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Dmytro Bulatov, 35, one of the leaders of anti-government protest motorcades called 'Automaidan', turned up on Thursday (local time) with his face badly beaten and with wounds to his hands.
During a week of being confined, he was tortured by his kidnappers, who had "crucified" him, he told Ukraine's Channel 5 television.
Bulatov is on a police wanted list on suspicion of taking part in "mass disorder" - which carries a sentence of up to eight years - linked to participation in the motorcades.
Police said they went to the Kiev clinic where Bulatov was being treated for his injuries and a police statement later said Bulatov was under police protection.
Opposition leaders, including boxer-turned-politician Vitaly Klitschko, said however that police had intended to arrest him but had been thwarted by doctors who quickly called opposition leaders to the scene.
"The police are trying to provoke further escalation of the conflict and increase tension in society. Instead of searching for those guilty for the disappearance and torture of one of the leaders of the 'automaidan'," Klitschko's UDAR (Punch) party said in a statement.
"The police are trying to make a criminal of him."
Attempts to arrest Bulatov had been thwarted by the quick response of doctors, another opposition leader, far-right nationalist Oleh Tyahnibok, told reporters.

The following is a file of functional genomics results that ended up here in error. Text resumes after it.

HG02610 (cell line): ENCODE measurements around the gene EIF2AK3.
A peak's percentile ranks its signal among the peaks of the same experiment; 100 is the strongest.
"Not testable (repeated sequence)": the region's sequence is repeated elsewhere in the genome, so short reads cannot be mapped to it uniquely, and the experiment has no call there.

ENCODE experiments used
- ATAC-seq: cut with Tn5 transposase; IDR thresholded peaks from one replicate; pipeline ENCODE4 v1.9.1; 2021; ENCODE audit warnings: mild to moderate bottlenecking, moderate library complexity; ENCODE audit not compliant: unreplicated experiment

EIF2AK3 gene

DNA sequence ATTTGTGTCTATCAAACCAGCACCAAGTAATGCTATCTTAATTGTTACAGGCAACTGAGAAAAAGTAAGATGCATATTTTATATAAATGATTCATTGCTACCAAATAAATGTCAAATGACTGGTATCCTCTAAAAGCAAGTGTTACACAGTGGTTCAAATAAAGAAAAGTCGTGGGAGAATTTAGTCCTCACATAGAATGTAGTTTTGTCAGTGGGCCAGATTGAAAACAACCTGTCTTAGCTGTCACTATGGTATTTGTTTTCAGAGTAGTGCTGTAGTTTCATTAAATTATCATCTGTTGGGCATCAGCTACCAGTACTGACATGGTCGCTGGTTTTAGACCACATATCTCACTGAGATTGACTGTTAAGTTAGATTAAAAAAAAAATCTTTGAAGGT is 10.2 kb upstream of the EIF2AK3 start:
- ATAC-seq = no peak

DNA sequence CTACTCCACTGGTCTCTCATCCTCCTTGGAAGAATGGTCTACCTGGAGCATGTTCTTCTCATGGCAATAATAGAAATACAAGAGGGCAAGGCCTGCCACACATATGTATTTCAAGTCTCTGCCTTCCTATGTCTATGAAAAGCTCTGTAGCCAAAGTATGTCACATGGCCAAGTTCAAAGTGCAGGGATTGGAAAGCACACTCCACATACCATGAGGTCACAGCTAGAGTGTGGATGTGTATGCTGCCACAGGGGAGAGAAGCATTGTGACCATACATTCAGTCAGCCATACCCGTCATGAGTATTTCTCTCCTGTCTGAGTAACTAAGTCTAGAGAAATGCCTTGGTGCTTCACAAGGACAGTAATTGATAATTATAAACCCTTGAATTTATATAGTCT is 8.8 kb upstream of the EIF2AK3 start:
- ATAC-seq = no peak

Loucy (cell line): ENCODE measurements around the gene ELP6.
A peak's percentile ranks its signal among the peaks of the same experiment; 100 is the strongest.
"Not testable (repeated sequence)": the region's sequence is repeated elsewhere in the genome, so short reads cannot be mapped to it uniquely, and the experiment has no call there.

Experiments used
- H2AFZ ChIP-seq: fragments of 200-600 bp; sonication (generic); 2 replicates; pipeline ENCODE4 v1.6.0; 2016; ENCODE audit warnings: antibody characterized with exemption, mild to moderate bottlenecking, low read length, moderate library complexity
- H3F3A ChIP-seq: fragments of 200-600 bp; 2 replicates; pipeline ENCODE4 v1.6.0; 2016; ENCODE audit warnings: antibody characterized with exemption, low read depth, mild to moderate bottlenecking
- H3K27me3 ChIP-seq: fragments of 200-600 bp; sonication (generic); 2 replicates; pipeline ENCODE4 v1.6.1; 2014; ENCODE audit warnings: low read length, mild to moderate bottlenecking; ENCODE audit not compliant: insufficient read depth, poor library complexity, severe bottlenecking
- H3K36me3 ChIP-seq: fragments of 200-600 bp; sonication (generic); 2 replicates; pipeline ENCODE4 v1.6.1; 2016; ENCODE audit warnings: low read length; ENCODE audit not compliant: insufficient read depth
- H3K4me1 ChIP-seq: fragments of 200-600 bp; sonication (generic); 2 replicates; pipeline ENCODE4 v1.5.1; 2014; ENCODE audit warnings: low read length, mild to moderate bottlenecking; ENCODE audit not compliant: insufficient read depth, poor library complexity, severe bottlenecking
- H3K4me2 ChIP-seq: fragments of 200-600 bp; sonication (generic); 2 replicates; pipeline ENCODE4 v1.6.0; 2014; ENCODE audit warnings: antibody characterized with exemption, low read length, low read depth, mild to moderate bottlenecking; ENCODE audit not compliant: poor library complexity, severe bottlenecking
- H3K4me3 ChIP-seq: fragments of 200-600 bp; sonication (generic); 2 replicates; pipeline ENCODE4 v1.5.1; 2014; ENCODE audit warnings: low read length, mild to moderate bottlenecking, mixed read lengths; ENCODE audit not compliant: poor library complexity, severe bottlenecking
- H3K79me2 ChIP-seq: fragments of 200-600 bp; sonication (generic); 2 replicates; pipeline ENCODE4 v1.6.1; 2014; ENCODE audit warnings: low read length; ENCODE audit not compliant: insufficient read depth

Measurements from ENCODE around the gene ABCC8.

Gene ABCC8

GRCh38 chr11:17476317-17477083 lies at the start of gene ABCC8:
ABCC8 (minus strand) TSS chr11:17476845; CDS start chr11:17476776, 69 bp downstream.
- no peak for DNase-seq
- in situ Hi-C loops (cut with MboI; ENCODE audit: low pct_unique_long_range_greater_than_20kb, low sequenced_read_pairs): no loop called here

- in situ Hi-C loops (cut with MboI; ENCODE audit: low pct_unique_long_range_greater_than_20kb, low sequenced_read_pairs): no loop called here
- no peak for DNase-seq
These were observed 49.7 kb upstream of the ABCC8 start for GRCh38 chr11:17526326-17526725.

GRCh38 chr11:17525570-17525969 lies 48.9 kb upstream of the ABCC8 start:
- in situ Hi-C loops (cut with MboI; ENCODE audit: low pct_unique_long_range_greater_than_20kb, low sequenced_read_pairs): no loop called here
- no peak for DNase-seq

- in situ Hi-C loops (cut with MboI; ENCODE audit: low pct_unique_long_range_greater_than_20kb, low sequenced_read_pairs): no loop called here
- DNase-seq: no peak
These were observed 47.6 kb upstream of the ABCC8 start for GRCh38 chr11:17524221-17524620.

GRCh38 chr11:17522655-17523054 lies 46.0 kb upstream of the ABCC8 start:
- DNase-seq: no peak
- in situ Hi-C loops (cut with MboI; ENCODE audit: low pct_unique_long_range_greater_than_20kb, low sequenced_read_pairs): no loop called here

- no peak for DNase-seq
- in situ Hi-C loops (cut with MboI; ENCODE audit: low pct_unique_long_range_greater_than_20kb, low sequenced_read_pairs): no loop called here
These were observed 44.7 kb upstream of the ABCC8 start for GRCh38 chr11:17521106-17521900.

Opposition deputies would take shifts to protect Bulatov against the police overnight, he said.
Bulatov, whose disfigured and swollen face was replayed on TV screens throughout the day, said: "They crucified me. They punctured my hands," and he pointed to marks on the backs of his hands. "They cut off my ear, slashed my face.
"But I am alive, thank God."
In Brussels, European Union foreign policy chief Catherine Ashton said she was said she was appalled by signs of torture inflicted on Bulatov. "All such acts are unacceptable and must immediately be stopped," she said in a statement.
Bulatov was reported missing on Jan. 23. He was involved in several motorcade protests in which scores of cars would drive to the homes of Ukrainian leaders. The 'automaidan' is a word play on Maidan, the Kiev square that is a focus for revolt.
In the biggest motorised protest, about 2,000 cars drove to the country residence of President Viktor Yanukovich at Mezhyhirya, outside Kiev, on Dec. 29. They came within 300 metres (yards) of his residence before being stopped by security roadblocks.
Traffic police have begun to try to identify participants in the 'automaidan' protests and protest groups say that about 20 people so far have been detained for questioning.
News of Bulatov's kidnapping and injuries emerged ahead of another weekend of protest rallies in Kiev though organisers have discouraged people from turning out because of a cold spell that has sent night temperatures plunging to 18 Celsius (30 Fahrenheit) below freezing.
The protests began after Yanukovich rejected an EU trade deal last November in favour of closer ties with Moscow and a financial bailout from Russia. They have since spiralled into a public show of anger against perceived misrule and corruption.